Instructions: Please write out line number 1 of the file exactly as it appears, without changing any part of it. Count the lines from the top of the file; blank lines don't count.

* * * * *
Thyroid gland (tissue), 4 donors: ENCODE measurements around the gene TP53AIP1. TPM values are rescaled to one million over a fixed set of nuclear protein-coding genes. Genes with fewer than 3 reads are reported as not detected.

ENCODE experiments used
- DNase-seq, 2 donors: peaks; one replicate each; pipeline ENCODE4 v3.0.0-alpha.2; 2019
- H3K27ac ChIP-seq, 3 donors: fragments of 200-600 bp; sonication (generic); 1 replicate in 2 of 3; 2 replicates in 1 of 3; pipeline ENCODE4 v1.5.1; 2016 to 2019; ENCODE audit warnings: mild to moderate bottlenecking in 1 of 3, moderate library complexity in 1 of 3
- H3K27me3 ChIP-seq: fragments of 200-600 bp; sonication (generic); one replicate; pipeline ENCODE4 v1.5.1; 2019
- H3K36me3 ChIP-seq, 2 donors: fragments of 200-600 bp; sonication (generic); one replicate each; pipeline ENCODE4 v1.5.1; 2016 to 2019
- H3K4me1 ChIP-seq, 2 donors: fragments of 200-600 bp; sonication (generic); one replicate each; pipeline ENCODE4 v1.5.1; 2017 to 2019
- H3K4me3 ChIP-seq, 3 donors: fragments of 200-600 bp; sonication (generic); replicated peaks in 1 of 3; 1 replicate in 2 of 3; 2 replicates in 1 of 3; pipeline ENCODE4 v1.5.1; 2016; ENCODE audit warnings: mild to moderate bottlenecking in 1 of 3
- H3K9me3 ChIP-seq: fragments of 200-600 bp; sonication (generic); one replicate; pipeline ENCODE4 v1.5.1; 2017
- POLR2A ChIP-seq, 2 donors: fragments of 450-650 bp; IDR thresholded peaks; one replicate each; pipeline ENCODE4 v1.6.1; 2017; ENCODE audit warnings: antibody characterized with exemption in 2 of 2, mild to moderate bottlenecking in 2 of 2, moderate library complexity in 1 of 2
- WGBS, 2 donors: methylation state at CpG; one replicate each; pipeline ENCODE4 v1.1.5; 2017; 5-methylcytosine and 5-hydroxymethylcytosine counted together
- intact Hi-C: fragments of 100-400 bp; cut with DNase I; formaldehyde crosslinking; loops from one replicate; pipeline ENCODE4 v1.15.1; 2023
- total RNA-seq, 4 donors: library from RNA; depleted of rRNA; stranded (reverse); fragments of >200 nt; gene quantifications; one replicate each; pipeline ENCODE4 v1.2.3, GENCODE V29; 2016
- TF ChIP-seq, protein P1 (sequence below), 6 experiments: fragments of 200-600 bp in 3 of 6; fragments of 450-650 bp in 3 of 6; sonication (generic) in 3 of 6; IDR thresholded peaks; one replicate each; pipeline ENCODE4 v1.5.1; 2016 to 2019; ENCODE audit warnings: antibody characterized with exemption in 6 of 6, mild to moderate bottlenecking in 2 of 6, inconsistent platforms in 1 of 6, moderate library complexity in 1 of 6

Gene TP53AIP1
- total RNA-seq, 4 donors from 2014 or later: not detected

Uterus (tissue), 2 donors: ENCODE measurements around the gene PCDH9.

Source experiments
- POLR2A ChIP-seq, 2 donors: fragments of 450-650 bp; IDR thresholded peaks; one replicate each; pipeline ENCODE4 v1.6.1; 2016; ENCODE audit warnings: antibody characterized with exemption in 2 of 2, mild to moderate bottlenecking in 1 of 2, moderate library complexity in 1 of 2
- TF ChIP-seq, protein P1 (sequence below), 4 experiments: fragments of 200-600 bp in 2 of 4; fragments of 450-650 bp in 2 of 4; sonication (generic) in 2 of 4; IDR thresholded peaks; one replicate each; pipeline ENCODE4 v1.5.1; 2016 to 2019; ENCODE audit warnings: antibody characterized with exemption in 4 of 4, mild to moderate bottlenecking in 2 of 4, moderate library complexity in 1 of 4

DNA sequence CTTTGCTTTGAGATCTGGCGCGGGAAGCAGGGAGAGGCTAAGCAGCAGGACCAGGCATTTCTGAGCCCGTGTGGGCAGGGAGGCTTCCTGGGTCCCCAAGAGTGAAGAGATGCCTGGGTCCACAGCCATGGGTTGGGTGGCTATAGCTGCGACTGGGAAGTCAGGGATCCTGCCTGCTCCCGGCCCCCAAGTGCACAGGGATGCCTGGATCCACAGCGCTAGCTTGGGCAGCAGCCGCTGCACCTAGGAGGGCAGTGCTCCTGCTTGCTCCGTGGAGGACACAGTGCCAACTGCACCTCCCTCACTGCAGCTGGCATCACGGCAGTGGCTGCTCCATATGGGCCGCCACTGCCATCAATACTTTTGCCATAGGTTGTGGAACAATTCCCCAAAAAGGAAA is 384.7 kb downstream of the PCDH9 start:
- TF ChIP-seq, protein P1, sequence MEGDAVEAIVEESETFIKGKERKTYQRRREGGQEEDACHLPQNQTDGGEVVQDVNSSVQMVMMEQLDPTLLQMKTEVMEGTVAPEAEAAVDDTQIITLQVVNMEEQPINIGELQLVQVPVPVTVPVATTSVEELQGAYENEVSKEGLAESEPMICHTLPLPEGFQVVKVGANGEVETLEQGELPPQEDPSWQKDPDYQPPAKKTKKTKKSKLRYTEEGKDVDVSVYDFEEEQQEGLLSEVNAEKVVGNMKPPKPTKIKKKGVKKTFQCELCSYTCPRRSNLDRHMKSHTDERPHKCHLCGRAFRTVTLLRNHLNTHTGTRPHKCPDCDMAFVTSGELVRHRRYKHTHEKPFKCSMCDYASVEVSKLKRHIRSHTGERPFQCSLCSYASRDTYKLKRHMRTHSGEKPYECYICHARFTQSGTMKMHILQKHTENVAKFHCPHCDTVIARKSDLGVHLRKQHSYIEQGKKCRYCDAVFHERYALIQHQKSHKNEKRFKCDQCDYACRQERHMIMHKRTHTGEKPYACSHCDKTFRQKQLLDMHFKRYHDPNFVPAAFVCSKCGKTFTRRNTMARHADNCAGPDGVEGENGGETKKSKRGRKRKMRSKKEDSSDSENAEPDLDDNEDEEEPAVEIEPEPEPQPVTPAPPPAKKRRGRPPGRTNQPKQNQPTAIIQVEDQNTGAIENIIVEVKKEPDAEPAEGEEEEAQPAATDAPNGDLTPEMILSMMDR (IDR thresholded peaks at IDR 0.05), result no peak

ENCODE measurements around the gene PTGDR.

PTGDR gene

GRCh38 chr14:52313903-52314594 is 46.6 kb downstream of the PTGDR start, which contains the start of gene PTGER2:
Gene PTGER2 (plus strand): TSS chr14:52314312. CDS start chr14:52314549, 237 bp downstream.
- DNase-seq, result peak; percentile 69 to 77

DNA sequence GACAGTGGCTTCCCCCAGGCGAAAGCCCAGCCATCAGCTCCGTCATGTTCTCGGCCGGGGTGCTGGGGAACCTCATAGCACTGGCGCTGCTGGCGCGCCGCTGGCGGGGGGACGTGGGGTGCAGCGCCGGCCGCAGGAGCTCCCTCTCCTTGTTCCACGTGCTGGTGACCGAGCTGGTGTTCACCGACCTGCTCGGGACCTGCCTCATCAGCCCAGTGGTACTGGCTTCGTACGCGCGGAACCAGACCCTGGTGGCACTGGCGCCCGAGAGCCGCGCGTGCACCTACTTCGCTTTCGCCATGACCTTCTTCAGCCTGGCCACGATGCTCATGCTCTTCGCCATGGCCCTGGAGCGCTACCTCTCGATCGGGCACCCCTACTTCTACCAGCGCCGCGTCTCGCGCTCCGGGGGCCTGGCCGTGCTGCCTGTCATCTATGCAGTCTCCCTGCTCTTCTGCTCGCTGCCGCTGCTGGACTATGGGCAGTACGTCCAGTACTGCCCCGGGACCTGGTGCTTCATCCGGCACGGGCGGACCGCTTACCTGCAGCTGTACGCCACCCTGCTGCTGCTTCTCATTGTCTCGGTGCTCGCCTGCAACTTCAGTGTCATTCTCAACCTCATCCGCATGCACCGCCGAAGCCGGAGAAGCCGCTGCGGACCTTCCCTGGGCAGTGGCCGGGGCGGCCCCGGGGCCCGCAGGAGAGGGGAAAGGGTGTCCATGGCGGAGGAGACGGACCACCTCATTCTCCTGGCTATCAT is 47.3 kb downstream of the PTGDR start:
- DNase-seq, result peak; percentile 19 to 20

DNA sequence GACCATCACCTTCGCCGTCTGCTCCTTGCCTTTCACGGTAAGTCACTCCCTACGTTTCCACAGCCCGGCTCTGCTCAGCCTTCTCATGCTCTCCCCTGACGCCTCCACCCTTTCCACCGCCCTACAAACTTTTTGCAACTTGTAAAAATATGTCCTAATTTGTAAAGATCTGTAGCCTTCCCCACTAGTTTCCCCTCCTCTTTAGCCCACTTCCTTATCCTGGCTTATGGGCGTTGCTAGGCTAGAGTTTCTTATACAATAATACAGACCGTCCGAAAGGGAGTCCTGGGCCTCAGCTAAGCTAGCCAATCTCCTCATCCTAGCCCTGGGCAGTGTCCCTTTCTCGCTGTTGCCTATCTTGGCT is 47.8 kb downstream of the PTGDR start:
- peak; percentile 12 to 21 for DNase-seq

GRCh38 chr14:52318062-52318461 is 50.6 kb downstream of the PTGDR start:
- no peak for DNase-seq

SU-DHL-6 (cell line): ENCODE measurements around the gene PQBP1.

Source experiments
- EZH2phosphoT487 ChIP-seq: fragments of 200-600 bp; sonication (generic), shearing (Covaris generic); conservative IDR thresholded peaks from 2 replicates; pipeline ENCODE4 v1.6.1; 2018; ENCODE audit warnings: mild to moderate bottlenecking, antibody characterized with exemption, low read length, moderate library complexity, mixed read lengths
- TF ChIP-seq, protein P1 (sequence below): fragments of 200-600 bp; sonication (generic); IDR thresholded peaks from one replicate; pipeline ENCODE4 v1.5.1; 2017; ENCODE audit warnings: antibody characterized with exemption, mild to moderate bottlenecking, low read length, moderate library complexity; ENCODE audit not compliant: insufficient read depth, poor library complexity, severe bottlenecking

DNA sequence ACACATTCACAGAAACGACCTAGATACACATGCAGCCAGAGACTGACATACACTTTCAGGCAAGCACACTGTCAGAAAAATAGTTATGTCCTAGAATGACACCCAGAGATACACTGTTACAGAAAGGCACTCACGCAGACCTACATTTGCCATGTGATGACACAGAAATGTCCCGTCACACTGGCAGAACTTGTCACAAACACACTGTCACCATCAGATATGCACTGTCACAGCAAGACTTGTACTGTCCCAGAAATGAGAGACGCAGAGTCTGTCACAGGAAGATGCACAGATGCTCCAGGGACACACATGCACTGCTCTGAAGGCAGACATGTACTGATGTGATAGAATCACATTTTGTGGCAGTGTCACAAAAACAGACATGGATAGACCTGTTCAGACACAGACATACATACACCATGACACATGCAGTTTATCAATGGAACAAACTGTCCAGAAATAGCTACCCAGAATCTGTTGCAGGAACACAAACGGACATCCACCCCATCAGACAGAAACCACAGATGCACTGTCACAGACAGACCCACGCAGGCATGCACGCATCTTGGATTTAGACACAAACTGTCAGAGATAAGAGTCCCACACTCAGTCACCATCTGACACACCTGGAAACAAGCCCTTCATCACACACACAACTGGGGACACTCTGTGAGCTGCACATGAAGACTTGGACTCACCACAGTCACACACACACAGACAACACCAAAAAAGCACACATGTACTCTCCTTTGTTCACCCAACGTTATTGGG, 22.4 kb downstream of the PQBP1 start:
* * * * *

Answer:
Thyroid gland (tissue), 4 donors: ENCODE measurements around the gene TP53AIP1. TPM values are rescaled to one million over a fixed set of nuclear protein-coding genes. Genes with fewer than 3 reads are reported as not detected.